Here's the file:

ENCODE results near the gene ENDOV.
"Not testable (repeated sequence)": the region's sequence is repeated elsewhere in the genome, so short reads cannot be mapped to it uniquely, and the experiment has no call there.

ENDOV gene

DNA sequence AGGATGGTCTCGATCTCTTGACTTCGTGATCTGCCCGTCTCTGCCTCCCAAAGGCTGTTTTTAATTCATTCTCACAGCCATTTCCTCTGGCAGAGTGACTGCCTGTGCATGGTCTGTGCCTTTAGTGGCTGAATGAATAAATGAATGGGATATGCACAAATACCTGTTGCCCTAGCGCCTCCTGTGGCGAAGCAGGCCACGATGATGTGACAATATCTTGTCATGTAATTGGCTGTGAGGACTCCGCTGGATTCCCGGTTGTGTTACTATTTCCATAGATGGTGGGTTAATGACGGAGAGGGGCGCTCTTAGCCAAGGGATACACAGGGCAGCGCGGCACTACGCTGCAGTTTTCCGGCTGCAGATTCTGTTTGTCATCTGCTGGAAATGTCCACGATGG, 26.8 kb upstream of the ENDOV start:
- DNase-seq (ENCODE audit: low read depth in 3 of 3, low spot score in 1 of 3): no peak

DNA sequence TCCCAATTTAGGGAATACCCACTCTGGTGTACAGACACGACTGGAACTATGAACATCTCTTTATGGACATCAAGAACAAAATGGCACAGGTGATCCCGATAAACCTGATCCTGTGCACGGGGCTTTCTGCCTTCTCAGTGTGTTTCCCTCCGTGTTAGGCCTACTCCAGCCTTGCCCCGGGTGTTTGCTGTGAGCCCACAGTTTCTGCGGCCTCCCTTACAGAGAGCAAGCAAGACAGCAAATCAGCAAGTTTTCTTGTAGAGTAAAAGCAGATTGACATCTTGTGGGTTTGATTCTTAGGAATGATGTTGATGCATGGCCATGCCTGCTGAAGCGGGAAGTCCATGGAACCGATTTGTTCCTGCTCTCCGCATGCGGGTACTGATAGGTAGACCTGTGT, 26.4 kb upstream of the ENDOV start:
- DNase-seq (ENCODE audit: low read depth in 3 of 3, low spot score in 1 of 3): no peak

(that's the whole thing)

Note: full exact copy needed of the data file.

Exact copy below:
ENCODE results near the gene ENDOV.
"Not testable (repeated sequence)": the region's sequence is repeated elsewhere in the genome, so short reads cannot be mapped to it uniquely, and the experiment has no call there.

ENDOV gene

DNA sequence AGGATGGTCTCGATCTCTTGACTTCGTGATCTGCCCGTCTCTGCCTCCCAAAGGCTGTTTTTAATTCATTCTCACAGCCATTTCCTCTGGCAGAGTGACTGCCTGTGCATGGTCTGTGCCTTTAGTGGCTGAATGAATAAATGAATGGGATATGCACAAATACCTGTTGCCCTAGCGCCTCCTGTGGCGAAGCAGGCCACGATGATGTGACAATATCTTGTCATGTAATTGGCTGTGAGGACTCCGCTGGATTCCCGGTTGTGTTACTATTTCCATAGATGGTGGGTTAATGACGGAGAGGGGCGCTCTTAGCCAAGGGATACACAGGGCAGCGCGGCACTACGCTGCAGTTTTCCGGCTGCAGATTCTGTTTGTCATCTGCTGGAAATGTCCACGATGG, 26.8 kb upstream of the ENDOV start:
- DNase-seq (ENCODE audit: low read depth in 3 of 3, low spot score in 1 of 3): no peak

DNA sequence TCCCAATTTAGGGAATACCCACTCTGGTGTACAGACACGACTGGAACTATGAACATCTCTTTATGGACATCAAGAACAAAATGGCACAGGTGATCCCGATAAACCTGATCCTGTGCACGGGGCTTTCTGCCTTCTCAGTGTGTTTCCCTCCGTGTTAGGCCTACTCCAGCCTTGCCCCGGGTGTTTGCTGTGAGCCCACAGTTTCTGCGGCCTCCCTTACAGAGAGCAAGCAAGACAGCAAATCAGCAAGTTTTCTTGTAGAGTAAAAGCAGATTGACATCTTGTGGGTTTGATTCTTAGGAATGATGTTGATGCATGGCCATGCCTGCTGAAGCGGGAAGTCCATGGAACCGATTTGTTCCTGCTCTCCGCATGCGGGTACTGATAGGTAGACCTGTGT, 26.4 kb upstream of the ENDOV start:
- DNase-seq (ENCODE audit: low read depth in 3 of 3, low spot score in 1 of 3): no peak